boys' knife-throwing game, 1650s, originally mumble-the-peg (1620s), of unknown signification and origin. The usual story is that it is so called because "The last player to complete the series is compelled to draw out of the ground with his teeth a peg which the others have driven in with a certain number of blows with the handle of the knife" [Century Dictionary]; see mumble (v.) in the original sense "eat in a slow, inefficient manner."
"fasten with or as if on a peg, drive pegs into for the purpose of fastening," 1590s, from peg (n.). Meaning "fix the market price" is by 1882. Slang sense of "identify, classify" is recorded by 1920. Related: Pegged; pegging.
"pointed pin of wood, metal, or other material," mid-15c., pegge, from Middle Dutch pegge "peg," or a similar Low German word (Low German pigge "peg," German Pegel "gauge rod, watermark," Middle Dutch pegel "little knob used as a mark," Dutch peil "gauge, watermark, standard"); of uncertain origin; perhaps from PIE *bak- "staff used as support" (see bacillus).
To be a square peg in a round hole (or the reverse) "be inappropriate for one's situation" is attested by 1836; to take someone down a peg "humble, lower the esteem of" is from 1580s, but the original literal sense is uncertain (most of the sensibly plausible candidates are not attested until centuries later). Peg leg "wooden leg of the simplest form" is attested from 1765.
in dancing, "a rapid whirling on one leg or on the points of the toes," 1706, from French pirouette "pirouette in dancing," originally "spinning top" (15c.), from Gallo-Roman root *pir- "peg, plug" (source of Italian piruolo "peg top") + diminutive suffix -ette. Hence, probably, U.S. Civil War slang piroot "to move or travel listlessly or aimlessly" (1863).
The meaning "device for changing the direction of something or making or breaking a connection" is first recorded 1797. "The peg sense suits the mech(anical) applications" [Weekley]; also compare switchblade. These senses in English might be a direct borrowing from those senses in Continental Germanic languages rather than a continuation of the "pliant wand" sense. The meaning "a change from one to another, a reversal, an exchange, a substitution" is first recorded 1920; extended form switcheroo is by 1933.
"small enclosure for domestic animals," Old English penn, penne, a word of uncertain origin, perhaps related to Old English pinn "pin, peg" (see pin (n.)) on the notion of a bolted gate or else "structure made of pointed stakes."
1550s, "goal, end, final point," from Latin terminus (plural termini) "an end, a limit, boundary line," from PIE *ter-men- "peg, post," from root *ter-, base of words meaning "peg, post; boundary, marker, goal" (source also of Sanskrit tarati "passes over, crosses over," tarantah "sea;" Hittite tarma- "peg, nail," tarmaizzi "he limits;" Greek terma "boundary, end-point, limit," termon "border;" Gothic þairh, Old English þurh "through;" Old English þyrel "hole;" Old Norse þrömr "edge, chip, splinter"). "The Hittite noun and the usage in Latin suggest that the PIE word denoted a concrete object which came to refer to a boundary-stone." [de Vaan]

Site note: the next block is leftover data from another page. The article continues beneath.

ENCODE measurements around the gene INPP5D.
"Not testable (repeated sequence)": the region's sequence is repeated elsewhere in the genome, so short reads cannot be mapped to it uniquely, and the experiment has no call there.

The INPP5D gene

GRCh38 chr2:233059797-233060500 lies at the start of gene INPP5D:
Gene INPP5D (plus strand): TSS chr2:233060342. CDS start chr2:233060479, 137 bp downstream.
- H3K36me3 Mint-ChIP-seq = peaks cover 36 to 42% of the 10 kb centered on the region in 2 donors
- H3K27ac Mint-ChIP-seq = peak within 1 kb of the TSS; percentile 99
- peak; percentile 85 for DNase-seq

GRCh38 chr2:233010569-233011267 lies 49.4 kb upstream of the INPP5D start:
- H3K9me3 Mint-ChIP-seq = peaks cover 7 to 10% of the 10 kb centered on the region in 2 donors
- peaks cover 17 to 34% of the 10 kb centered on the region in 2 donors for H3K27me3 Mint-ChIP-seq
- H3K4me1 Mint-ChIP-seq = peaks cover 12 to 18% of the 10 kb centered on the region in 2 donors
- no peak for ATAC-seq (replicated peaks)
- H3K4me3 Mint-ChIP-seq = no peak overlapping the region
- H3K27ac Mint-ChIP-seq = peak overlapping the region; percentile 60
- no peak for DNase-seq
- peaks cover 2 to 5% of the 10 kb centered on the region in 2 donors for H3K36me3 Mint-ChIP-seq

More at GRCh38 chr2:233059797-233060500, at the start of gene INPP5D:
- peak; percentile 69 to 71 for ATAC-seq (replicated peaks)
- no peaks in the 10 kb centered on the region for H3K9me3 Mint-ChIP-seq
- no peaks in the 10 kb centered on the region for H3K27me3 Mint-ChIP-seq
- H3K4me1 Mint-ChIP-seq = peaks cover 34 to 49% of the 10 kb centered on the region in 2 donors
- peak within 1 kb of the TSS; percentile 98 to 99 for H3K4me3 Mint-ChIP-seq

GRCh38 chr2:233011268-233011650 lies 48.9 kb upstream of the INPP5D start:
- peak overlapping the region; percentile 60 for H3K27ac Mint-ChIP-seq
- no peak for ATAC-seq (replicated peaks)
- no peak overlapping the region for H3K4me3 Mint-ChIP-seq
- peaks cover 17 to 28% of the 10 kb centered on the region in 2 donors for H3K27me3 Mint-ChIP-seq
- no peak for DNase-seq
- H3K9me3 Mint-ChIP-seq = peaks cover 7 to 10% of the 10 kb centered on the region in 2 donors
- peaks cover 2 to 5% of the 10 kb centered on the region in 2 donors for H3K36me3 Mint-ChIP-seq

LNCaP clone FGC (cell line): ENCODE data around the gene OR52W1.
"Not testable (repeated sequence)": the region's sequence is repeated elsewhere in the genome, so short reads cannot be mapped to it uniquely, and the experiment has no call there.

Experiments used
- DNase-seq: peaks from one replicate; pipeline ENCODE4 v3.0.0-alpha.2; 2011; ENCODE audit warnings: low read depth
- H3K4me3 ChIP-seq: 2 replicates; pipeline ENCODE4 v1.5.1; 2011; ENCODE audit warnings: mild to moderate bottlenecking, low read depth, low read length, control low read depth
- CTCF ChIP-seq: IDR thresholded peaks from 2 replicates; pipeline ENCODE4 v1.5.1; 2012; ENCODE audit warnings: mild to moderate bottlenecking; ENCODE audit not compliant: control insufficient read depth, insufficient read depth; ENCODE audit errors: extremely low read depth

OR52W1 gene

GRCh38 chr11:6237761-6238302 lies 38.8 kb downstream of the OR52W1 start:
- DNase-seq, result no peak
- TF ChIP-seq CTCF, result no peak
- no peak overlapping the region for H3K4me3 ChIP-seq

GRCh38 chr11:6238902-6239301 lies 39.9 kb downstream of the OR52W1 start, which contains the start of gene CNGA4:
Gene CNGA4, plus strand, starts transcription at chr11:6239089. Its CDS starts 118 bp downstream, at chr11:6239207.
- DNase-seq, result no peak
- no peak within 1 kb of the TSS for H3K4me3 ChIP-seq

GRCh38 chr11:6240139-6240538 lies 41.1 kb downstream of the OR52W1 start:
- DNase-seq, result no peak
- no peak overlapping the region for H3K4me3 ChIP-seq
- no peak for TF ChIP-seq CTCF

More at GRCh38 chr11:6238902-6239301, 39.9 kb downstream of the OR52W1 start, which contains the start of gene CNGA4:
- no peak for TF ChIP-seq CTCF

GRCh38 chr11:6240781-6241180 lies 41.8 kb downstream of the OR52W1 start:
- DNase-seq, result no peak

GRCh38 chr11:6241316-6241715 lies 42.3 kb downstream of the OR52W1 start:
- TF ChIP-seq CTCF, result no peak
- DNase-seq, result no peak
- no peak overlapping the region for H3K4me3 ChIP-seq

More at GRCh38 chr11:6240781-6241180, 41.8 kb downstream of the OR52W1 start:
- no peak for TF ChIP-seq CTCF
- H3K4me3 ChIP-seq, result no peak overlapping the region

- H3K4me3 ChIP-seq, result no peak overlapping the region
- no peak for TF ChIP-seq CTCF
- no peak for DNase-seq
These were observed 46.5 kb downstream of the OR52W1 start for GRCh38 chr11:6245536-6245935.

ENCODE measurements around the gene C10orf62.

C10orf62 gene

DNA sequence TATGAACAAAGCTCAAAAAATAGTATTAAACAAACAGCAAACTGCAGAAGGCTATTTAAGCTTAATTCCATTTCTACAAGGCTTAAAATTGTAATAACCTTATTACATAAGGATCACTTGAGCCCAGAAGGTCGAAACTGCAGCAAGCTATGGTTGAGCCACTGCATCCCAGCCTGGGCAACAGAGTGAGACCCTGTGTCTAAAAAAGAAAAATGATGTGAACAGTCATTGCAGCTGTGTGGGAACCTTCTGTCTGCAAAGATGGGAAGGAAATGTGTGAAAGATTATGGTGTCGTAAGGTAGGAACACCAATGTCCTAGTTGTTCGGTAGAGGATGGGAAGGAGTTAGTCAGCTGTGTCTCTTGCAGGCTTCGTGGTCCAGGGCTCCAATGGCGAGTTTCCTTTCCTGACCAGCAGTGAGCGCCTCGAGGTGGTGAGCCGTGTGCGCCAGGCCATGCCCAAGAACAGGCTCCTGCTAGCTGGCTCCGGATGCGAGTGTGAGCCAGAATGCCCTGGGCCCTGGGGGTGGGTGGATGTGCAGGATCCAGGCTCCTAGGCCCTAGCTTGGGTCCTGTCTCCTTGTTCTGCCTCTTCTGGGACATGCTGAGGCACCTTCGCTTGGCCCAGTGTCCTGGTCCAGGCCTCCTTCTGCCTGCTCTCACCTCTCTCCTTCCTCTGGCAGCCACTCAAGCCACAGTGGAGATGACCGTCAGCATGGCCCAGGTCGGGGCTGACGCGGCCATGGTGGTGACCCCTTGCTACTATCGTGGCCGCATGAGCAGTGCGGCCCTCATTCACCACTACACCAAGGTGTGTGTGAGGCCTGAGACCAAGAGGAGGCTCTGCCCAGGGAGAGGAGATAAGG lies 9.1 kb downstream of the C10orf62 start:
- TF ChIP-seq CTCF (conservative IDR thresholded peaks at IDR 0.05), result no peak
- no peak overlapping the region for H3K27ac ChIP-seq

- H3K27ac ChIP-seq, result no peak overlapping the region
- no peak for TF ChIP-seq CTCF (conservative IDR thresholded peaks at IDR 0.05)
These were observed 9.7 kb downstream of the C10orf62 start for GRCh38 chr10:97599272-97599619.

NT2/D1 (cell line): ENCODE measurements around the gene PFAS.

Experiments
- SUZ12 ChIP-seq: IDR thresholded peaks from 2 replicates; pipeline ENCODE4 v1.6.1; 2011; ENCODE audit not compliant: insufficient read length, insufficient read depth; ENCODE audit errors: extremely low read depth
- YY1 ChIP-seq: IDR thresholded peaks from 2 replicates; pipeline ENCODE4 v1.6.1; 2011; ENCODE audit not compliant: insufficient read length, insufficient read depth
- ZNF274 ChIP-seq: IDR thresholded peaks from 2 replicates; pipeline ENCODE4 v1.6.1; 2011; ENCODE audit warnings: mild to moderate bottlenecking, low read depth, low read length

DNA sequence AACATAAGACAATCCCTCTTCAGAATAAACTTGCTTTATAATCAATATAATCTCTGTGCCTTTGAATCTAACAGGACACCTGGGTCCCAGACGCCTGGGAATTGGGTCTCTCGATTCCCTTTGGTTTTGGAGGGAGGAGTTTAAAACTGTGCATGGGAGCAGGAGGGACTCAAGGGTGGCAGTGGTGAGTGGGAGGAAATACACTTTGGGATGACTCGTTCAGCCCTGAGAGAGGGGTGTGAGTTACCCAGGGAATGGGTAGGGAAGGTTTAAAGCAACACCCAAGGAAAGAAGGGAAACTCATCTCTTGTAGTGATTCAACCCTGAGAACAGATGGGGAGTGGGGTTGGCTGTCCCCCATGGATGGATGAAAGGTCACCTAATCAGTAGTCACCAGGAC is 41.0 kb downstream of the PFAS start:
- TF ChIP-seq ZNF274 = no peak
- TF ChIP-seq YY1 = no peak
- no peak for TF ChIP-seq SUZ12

In ancient Rome, Terminus was the name of the deity who presided over boundaries and landmarks, focus of the important Roman festival of Terminalia (held Feb. 23, the end of the old Roman year). The meaning "either end of a transportation line" is first recorded 1836.
late Old English pinn "peg or bolt of wood or metal used to hold things in place or fasten them together," from Proto-Germanic *penn- "jutting point or peak" (source also of Old Saxon pin "peg," Old Norse pinni "peg, tack," Middle Dutch pin "pin, peg," Old High German pfinn, German Pinne "pin, tack") from Latin pinna "a feather, plume;" in plural "a wing;" also "fin, scoop of a water wheel;" also "a pinnacle; a promontory, cape; battlement" (as in Luke iv.9 in Vulgate) and so applied to "points" of various sorts, from PIE root *pet- "to rush, to fly."
De Vaan and Watkins say Latin pinna is a derivative of penna, literally "feather" (see pen (n.1)); older theories regarded pinna as a separate word from a root meaning "sharp point." The Latin word also was borrowed in Celtic: Irish pinne "a pin, peg, spigot;" Welsh pin "a pin, pen."
The transition from 'feather' to 'pin' (a slender or pointed instrument) appears to have been through 'pen,' a quill, to ' pen,' a style or stylus, hence any slender or pointed instrument [Century Dictionary]
As a part of a lock or latch, c. 1200; as a control for a mechanical device, late 14c. The modern slender wire pin, used as a fastener for clothing or in sewing, is attested by this name by late 14c., perhaps late 13c. Transferred sense of "leg" is recorded from 1520s and holds the older sense. The meaning "wooden stick or club set up to be knocked down in a game" (skittles, bowling, etc.) is by 1570s.
Pin-money "annual sum allotted to a woman for personal expenses on dress, etc." is attested from 1620s. Pins and needles "tingling sensation" is from 1810. The sound of a pin dropping as a type of something all but silent is from 1775.